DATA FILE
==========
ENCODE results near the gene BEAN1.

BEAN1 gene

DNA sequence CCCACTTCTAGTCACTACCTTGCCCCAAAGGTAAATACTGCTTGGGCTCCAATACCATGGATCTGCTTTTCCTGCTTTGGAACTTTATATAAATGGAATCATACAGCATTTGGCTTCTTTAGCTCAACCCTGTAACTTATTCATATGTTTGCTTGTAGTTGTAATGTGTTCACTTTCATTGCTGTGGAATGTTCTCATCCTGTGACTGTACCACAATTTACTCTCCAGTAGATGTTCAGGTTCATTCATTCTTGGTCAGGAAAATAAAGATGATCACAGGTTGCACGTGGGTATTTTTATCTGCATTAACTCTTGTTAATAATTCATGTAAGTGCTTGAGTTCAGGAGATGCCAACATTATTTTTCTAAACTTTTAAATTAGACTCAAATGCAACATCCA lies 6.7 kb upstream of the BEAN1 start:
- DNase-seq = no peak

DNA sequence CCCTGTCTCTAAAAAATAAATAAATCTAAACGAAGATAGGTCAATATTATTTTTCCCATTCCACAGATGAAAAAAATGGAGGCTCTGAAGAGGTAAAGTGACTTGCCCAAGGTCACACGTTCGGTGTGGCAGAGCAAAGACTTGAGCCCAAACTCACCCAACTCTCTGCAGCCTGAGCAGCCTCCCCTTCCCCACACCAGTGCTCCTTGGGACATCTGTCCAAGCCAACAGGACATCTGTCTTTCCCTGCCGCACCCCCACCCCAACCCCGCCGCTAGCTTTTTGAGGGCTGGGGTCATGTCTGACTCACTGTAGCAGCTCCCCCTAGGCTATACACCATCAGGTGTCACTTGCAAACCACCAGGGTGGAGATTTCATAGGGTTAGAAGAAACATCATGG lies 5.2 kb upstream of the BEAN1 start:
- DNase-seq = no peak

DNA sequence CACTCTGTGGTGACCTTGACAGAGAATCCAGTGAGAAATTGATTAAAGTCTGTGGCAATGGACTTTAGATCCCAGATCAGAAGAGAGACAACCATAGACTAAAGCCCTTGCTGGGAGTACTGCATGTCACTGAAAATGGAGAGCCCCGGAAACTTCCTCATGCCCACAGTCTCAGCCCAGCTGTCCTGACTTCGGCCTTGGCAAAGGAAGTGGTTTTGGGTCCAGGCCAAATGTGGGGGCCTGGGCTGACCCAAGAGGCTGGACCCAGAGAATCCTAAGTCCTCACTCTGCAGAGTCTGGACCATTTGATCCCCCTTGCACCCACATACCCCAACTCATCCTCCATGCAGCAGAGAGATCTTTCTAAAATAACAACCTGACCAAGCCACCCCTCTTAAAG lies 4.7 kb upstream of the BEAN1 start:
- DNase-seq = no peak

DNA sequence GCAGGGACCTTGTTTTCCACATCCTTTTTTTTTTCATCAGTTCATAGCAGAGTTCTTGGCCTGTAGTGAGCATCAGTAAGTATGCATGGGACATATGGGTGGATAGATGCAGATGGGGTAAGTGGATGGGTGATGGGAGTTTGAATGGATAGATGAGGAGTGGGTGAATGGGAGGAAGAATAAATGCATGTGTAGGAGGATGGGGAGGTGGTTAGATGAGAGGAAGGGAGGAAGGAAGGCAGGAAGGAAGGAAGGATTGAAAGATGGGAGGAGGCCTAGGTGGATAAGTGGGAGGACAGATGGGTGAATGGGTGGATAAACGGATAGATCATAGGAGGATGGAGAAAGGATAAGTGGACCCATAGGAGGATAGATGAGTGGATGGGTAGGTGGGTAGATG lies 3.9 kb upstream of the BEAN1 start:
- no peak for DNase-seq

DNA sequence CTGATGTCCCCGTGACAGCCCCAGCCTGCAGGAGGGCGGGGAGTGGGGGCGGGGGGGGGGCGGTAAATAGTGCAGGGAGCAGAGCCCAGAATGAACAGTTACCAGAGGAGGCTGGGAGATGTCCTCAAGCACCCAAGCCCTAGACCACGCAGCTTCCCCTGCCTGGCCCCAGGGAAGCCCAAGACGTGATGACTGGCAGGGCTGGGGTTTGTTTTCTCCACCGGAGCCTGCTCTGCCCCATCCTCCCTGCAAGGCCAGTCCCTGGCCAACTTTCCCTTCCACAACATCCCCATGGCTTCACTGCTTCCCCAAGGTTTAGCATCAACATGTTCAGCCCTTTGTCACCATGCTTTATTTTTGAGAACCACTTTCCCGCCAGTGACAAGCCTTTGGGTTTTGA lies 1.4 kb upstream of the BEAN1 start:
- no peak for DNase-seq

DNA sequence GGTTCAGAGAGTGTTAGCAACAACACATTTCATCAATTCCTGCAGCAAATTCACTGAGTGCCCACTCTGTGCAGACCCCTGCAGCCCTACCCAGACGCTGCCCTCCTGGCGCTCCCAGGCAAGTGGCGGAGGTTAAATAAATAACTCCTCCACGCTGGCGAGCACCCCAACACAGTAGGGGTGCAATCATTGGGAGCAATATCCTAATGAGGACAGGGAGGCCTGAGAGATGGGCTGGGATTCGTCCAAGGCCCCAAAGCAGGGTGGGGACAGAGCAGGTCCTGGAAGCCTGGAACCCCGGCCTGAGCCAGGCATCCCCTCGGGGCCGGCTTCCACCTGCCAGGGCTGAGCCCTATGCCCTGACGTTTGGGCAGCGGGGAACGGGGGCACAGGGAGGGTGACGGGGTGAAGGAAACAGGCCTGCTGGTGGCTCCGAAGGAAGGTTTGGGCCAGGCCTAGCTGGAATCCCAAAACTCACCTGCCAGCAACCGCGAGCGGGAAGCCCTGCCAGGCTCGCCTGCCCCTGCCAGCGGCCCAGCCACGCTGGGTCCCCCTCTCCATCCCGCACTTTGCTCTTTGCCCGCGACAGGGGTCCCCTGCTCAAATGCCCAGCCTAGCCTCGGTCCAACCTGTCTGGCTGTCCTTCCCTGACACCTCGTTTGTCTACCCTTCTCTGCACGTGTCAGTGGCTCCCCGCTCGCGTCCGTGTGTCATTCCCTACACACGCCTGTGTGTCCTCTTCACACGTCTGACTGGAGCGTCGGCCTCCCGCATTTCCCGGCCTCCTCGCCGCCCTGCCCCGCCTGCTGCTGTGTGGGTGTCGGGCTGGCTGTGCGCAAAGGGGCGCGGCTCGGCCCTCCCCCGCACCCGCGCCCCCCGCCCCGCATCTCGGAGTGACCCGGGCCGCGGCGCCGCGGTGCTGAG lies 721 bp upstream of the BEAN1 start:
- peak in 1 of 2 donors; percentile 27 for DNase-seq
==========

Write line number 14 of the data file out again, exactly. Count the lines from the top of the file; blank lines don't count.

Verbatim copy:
- peak in 1 of 2 donors; percentile 27 for DNase-seq